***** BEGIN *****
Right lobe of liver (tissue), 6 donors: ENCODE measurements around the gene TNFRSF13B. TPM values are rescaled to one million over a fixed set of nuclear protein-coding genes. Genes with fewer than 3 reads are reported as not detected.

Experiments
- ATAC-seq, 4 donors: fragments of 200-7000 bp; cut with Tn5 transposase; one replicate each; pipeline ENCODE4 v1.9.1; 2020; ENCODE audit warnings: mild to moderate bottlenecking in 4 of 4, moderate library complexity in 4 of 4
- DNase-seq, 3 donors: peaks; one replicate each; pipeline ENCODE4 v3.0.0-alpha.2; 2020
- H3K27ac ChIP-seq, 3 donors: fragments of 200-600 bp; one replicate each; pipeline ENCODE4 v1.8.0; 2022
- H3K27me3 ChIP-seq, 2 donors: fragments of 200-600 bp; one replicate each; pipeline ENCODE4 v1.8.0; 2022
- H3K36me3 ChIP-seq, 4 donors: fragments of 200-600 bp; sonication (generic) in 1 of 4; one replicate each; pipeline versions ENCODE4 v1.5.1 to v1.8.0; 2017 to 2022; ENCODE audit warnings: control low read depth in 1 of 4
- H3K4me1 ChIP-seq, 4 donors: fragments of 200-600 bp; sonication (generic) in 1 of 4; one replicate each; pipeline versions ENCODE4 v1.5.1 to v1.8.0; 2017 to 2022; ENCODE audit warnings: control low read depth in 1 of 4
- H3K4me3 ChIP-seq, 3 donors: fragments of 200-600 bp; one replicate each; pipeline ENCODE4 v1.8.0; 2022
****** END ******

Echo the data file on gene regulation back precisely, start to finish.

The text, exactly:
Right lobe of liver (tissue), 6 donors: ENCODE measurements around the gene TNFRSF13B. TPM values are rescaled to one million over a fixed set of nuclear protein-coding genes. Genes with fewer than 3 reads are reported as not detected.

Experiments
- ATAC-seq, 4 donors: fragments of 200-7000 bp; cut with Tn5 transposase; one replicate each; pipeline ENCODE4 v1.9.1; 2020; ENCODE audit warnings: mild to moderate bottlenecking in 4 of 4, moderate library complexity in 4 of 4
- DNase-seq, 3 donors: peaks; one replicate each; pipeline ENCODE4 v3.0.0-alpha.2; 2020
- H3K27ac ChIP-seq, 3 donors: fragments of 200-600 bp; one replicate each; pipeline ENCODE4 v1.8.0; 2022
- H3K27me3 ChIP-seq, 2 donors: fragments of 200-600 bp; one replicate each; pipeline ENCODE4 v1.8.0; 2022
- H3K36me3 ChIP-seq, 4 donors: fragments of 200-600 bp; sonication (generic) in 1 of 4; one replicate each; pipeline versions ENCODE4 v1.5.1 to v1.8.0; 2017 to 2022; ENCODE audit warnings: control low read depth in 1 of 4
- H3K4me1 ChIP-seq, 4 donors: fragments of 200-600 bp; sonication (generic) in 1 of 4; one replicate each; pipeline versions ENCODE4 v1.5.1 to v1.8.0; 2017 to 2022; ENCODE audit warnings: control low read depth in 1 of 4
- H3K4me3 ChIP-seq, 3 donors: fragments of 200-600 bp; one replicate each; pipeline ENCODE4 v1.8.0; 2022